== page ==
Different parents and/or children have different reasons for choosing to homeschool as an option for educating their siblings. These reasons are also the contributing factors towards this type of education.
Dissatisfaction with Conventional System of Education: The conventional system of Indian Education is flawed in a major way as opined by the majority of citizens. The Indian Education system prepares students for appearing in examinations rather than preparing them for the real world. Parents are not happy with the education they themselves have got from the education system. They have lost faith in the education system and feel that they can provide a better education at home.
Flexibility: Flexibility is another major promoting factor for homeschooling. Parents or kids can decide what they want to study and when they want to study. Flexible schedule of the study also allows more socialisation within or outside the house. One can decide independently how much study is enough or deficient. This way the child learns at his own pace and can avoid stress related to the pace of covering syllabus.   
Disabilities: For children with learning disorders homeschooling is a better option. Such kids will not face any sort of discriminatory or derogatory act. Parents have a better knowledge of their own as compared to teachers who could be partially or totally unaware of what matters the most. Certain mental or physical disabilities also encourage homeschooling.
Less Stress: The prevalent education system in India puts a lot of performance pressure on kids. Those who do not perform well are condemned and those who are naughty are punished. Various competitive examinations in India and their accompanying pre and pro processes have an overbearing effect on those involved. Stress, aggression, abuse, violence and other negative behaviour is the outcome of the race to excel.  
Mindset: Some kids do not like to attend school due to various reasons or simply a preference. Some parents also do not prefer that their kids should go to any school. Some kids are able to do well while studying in the home as compared to going to school. They are better at studying at home than going regularly to school. Some parents especially those living in rural areas feel that conventional education is biased against their moral values and social requirements.
Teacher-Student Ratio: The major factor affecting the Indian Education System has been the skewed ratio of student-teacher in a school or college environment. 1 Teacher teaching 30 or so students cannot give the quality of education to each individual, nor is it possible for the teachers to provide undivided attention.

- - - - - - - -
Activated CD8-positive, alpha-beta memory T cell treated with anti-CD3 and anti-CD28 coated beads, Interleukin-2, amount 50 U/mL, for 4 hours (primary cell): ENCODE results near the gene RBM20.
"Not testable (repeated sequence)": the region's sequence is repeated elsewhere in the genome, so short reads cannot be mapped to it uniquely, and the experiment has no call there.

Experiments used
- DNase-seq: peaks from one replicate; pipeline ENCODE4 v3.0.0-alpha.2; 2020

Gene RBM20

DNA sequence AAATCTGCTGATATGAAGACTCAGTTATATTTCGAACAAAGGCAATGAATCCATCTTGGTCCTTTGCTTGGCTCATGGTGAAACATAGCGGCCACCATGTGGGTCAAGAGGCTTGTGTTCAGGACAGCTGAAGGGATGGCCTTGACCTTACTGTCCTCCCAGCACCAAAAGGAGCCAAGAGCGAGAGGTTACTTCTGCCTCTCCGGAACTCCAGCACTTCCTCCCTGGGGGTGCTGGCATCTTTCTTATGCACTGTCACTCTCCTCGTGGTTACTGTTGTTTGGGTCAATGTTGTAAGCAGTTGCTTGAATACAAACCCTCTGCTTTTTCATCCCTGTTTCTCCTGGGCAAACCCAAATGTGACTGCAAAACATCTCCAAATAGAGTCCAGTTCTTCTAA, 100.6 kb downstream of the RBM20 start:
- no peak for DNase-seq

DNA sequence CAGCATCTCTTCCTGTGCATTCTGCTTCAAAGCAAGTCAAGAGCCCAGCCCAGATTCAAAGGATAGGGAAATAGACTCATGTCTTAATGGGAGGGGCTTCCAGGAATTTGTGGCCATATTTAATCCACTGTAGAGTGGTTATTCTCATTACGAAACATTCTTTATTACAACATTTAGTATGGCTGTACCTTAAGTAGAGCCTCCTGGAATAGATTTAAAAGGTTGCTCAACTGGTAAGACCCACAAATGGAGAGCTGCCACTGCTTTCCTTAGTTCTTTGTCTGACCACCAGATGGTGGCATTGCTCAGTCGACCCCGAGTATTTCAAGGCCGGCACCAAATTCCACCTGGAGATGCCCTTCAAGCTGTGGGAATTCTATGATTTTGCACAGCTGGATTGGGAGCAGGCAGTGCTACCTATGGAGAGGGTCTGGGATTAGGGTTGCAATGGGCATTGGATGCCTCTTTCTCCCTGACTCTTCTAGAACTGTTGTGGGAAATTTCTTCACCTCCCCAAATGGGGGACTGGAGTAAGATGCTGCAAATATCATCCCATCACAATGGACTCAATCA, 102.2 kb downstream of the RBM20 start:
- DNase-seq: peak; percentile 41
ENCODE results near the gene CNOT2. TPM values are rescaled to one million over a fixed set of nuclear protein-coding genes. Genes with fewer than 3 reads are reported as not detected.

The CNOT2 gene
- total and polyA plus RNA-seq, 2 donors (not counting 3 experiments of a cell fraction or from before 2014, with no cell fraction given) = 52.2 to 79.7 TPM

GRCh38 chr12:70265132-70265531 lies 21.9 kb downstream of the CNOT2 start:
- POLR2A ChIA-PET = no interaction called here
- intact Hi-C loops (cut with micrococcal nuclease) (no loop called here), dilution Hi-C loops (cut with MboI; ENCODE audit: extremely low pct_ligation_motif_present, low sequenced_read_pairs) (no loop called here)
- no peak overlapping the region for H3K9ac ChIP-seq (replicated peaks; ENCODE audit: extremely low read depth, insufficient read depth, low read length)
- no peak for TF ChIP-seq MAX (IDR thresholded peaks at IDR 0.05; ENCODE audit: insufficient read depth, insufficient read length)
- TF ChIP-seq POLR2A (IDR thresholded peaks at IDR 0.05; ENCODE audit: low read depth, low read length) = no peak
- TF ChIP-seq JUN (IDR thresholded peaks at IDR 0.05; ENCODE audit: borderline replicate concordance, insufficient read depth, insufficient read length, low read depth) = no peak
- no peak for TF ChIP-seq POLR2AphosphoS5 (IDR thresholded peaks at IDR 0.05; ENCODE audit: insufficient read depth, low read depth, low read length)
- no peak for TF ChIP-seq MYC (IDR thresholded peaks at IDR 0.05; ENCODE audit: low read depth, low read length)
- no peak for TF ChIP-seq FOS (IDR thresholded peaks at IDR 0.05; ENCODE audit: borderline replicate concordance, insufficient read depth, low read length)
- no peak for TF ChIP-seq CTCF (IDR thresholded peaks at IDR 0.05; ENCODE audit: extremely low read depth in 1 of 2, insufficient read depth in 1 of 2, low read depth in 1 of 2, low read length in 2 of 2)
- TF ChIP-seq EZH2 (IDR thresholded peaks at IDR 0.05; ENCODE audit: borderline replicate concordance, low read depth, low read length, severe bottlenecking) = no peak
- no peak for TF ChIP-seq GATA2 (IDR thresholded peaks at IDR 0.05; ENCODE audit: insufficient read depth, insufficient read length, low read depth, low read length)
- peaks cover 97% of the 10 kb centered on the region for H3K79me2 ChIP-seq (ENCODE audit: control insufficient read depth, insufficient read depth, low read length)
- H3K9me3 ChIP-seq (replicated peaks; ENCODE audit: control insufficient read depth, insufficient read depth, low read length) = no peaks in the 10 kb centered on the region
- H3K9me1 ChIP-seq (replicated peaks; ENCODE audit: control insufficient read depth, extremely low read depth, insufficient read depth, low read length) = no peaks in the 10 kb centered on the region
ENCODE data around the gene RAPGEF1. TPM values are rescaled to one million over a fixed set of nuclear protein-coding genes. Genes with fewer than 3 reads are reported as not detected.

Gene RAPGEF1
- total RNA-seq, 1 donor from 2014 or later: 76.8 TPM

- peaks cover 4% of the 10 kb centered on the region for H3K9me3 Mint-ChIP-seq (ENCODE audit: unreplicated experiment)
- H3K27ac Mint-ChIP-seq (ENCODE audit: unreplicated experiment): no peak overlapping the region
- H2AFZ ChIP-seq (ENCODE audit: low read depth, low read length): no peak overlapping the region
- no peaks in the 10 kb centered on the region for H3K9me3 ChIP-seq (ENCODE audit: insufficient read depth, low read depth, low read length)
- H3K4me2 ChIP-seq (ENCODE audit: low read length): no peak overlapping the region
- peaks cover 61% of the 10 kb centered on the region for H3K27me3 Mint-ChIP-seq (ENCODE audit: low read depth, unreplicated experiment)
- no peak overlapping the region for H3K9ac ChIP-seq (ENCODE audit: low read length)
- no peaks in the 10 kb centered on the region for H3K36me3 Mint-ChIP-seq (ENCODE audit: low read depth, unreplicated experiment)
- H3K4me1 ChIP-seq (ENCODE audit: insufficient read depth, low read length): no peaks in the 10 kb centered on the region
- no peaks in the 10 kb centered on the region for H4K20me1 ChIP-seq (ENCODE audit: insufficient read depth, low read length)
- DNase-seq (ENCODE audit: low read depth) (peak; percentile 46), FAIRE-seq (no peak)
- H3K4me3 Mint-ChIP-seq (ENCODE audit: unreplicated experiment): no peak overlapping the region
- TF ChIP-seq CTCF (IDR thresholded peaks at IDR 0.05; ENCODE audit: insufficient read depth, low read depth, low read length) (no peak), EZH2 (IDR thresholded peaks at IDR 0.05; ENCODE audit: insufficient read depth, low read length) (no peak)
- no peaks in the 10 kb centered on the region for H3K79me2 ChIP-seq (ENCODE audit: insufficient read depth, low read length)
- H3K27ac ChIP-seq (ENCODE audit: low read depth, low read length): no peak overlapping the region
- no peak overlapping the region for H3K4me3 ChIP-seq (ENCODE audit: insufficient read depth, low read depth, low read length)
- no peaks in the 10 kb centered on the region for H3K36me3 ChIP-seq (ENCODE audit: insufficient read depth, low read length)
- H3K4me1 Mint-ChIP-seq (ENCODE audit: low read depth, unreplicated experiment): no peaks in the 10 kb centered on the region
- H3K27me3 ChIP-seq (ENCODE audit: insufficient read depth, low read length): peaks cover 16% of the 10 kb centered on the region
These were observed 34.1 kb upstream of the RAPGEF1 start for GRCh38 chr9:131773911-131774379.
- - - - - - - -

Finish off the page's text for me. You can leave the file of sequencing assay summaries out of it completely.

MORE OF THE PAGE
Online Forums: Online forums address various issues related to homeschooling. Parents can interact with each other and get solutions for their problems. Parents, tutors and students feel a sense of belongingness towards a common objective.  
Better Attention to Specialisation: In a conventional school environment a child’s specialisation may go unnoticed or unappreciated. Interests like music, dance or any non-academic skill are generally not given much support. This attitude does not do justice to the talent of the individual. Homeschooling offers the facility to go for what one is perfect in. Musician, sportsperson etc. require more training in their chosen field instead of just pure academics.
Enjoyment in Education: It is not a hidden fact that nobody has got enjoyment from education at school, of course, exceptions are always there, but very few. At home, education can be delivered in more ways than possible in a school environment. Kids or parents can mould education with props like CD’s, puppets or activities like a visit to a zoo, cooking, artistry etc. Such form of education brings variety in education as compared to the repetitive routine of schooling.  
Safety: Safety here means both physically and mentally. Children can be spared from bullying, adultery, addictions or any other negative influence which children face while studying in a school.

You may also like

Leave a Comment


Imphal Times is a daily English newspaper published in Imphal and is registered with Registrar of the Newspapers for India with Regd. No MANENG/2013/51092


©2023 – All Right Reserved. Designed and Hosted by eManipur!

Adblock Detected

Please support us by disabling your AdBlocker extension from your browsers for our website.